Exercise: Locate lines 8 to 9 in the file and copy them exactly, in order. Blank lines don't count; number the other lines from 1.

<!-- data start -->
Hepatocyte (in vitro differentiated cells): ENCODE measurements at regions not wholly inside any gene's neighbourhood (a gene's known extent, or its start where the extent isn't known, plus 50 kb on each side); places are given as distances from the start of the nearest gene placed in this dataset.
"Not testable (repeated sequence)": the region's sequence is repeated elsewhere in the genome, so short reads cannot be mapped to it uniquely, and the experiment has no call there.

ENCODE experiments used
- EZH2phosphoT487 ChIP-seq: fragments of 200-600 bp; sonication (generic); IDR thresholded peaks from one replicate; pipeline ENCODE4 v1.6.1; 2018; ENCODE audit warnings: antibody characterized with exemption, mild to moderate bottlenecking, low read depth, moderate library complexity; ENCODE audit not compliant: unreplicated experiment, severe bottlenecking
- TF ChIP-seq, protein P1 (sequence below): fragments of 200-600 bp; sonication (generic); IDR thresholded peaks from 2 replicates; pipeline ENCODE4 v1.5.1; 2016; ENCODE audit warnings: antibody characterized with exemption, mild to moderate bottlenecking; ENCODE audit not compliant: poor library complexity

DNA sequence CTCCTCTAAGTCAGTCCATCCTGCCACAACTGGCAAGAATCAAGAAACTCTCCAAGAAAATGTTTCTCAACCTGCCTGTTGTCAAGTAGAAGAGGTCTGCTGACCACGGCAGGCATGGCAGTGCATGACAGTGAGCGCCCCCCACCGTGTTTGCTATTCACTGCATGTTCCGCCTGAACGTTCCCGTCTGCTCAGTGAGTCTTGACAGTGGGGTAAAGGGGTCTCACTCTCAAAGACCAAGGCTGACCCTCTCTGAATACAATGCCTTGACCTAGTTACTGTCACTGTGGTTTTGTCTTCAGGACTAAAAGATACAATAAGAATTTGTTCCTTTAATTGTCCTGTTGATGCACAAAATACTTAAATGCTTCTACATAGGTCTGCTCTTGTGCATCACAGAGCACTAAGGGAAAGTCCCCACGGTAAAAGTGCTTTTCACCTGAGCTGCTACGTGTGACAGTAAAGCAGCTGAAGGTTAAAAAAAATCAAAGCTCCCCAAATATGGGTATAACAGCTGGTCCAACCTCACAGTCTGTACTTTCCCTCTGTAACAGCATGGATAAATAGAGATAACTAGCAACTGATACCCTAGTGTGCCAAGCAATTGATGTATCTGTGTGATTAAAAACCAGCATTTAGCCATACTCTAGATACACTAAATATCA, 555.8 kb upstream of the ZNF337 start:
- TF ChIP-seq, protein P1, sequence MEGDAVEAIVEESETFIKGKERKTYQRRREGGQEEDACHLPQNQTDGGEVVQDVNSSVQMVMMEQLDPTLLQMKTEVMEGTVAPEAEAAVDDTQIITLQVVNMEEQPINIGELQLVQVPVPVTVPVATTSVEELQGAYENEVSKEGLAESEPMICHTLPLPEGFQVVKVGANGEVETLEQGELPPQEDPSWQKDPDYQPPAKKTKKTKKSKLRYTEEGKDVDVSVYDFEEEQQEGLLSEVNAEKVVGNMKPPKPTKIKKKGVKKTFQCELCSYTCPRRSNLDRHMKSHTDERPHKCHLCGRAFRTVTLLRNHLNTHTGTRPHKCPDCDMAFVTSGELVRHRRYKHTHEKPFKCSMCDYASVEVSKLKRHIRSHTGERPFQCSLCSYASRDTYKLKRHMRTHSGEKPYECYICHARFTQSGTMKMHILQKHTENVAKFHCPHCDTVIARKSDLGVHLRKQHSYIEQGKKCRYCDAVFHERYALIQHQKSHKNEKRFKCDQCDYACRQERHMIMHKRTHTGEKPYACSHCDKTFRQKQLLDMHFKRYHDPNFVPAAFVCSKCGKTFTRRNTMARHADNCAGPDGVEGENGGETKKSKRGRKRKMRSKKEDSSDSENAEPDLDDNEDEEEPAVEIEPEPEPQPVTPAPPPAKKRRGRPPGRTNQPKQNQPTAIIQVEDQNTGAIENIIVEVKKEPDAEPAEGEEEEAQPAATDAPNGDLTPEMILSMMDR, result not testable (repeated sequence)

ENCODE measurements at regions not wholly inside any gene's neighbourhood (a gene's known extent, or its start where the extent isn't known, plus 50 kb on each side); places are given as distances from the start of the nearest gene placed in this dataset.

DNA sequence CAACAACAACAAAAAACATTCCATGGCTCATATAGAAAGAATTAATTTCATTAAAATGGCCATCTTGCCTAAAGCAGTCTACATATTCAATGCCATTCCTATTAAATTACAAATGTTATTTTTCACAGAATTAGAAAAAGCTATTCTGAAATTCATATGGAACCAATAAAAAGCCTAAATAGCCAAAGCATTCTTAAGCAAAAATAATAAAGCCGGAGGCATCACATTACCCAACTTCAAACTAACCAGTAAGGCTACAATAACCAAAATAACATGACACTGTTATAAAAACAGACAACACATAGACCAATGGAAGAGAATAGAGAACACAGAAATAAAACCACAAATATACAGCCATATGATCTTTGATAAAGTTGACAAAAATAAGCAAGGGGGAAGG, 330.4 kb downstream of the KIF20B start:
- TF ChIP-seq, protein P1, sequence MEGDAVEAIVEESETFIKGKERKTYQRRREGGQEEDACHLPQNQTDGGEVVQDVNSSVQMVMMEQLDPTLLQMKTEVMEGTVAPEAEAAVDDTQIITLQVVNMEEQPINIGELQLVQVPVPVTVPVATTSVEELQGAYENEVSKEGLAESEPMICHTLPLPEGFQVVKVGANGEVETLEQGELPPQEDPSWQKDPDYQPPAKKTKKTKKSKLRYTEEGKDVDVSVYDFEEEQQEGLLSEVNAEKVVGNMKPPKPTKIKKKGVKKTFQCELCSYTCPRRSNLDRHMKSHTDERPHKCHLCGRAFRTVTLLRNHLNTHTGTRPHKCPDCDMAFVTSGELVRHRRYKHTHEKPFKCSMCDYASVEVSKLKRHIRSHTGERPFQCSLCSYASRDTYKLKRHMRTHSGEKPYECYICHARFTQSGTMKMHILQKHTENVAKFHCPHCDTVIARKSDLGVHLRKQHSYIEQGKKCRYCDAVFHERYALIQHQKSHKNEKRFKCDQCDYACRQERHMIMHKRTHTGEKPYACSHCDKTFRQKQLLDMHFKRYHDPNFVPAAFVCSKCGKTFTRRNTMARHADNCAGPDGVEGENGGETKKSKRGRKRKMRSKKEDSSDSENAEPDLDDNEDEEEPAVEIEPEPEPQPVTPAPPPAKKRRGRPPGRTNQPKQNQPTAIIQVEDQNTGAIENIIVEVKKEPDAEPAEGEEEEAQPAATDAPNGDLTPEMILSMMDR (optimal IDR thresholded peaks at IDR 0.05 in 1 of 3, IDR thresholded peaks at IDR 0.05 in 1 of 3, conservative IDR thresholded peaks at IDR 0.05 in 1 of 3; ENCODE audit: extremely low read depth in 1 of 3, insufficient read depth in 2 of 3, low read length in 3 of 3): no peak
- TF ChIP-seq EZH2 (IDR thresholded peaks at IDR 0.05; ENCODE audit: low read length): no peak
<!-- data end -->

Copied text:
ENCODE measurements at regions not wholly inside any gene's neighbourhood (a gene's known extent, or its start where the extent isn't known, plus 50 kb on each side); places are given as distances from the start of the nearest gene placed in this dataset.

DNA sequence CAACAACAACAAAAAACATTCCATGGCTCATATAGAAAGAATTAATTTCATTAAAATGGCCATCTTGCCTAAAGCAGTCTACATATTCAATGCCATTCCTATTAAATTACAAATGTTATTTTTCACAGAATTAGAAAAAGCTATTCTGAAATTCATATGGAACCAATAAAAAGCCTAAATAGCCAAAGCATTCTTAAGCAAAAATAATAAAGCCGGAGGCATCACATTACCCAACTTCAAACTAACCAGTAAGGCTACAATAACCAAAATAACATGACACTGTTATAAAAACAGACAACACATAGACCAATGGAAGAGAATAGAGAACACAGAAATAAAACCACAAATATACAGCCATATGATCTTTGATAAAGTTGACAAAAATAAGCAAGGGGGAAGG, 330.4 kb downstream of the KIF20B start: